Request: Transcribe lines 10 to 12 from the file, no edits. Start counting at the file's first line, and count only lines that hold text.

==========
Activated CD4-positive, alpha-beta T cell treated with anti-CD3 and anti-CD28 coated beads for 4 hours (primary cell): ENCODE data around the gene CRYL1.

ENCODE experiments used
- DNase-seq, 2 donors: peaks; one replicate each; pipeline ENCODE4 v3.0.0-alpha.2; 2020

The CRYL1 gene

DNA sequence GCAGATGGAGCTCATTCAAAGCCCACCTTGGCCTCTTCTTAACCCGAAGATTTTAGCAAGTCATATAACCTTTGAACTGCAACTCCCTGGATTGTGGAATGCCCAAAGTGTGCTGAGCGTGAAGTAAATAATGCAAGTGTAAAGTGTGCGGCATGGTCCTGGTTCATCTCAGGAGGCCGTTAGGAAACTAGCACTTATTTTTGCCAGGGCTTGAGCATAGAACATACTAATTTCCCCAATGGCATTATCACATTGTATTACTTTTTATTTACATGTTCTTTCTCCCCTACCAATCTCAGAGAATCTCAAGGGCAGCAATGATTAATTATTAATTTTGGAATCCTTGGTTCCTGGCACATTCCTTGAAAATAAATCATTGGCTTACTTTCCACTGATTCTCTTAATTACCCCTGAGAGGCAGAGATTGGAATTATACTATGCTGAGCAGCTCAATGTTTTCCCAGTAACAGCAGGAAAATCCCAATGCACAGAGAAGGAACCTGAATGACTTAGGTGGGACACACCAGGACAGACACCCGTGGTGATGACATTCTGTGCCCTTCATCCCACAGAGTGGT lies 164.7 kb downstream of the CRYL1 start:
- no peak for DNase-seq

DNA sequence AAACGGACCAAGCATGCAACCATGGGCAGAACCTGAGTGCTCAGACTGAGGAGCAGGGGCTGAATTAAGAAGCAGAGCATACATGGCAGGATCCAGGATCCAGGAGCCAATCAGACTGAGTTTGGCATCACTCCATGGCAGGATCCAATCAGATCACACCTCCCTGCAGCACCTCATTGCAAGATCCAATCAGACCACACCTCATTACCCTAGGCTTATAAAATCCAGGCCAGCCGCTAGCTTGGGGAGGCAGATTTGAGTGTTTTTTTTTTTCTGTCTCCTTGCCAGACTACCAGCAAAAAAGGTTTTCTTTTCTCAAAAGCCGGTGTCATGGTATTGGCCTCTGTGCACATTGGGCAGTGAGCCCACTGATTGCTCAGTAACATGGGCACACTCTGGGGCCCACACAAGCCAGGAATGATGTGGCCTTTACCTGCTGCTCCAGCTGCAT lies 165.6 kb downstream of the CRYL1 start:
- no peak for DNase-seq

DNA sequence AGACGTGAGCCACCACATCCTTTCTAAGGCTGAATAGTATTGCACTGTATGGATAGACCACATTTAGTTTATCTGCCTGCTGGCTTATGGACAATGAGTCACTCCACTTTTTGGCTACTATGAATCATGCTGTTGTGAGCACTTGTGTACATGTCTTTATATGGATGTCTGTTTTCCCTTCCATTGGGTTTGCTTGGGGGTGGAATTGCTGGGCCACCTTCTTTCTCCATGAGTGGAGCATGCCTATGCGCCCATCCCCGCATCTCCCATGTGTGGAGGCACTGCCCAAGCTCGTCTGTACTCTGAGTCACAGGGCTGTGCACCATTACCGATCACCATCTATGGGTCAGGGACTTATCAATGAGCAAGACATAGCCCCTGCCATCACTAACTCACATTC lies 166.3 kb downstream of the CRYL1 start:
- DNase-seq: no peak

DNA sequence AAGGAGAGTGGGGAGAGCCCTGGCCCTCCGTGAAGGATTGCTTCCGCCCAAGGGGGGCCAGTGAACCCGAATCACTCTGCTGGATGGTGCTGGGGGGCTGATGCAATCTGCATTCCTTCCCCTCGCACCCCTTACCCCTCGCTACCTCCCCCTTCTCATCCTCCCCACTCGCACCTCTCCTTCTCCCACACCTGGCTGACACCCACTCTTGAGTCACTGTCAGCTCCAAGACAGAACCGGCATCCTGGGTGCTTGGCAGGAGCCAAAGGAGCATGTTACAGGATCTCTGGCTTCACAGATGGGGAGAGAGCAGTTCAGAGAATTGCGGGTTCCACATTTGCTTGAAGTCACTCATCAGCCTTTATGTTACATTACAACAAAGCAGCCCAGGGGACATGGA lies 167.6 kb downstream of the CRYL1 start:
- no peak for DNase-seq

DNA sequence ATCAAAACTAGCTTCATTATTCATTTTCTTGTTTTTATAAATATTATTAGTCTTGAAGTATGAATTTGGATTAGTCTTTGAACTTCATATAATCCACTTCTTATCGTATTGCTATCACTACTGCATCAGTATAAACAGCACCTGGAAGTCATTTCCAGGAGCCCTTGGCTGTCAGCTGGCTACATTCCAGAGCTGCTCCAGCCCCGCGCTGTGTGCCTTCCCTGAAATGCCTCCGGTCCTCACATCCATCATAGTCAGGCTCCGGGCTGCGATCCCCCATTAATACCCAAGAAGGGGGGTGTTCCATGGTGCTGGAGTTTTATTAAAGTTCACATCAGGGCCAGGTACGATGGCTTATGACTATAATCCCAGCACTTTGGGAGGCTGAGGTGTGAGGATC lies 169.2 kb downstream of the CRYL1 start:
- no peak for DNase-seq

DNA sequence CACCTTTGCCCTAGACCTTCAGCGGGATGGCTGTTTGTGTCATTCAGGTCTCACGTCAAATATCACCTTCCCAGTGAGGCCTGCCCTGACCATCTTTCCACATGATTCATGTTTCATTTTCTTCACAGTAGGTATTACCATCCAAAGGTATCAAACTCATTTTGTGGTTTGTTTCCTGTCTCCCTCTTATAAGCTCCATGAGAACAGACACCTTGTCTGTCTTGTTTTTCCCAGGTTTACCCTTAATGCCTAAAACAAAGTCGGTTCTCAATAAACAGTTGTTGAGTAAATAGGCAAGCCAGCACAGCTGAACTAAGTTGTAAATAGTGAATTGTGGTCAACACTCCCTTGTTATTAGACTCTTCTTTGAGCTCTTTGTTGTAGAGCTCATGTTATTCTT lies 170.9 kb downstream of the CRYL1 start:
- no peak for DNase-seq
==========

- DNase-seq: no peak

DNA sequence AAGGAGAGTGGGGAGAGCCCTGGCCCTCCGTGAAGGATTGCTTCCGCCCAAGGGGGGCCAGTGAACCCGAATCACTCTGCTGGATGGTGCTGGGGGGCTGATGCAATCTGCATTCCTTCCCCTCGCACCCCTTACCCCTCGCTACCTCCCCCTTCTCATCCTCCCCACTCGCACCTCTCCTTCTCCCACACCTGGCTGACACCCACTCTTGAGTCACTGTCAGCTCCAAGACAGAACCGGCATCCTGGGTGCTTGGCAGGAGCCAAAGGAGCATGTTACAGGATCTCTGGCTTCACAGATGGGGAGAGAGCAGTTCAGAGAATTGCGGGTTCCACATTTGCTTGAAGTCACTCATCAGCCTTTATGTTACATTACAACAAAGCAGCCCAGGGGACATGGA lies 167.6 kb downstream of the CRYL1 start:
- no peak for DNase-seq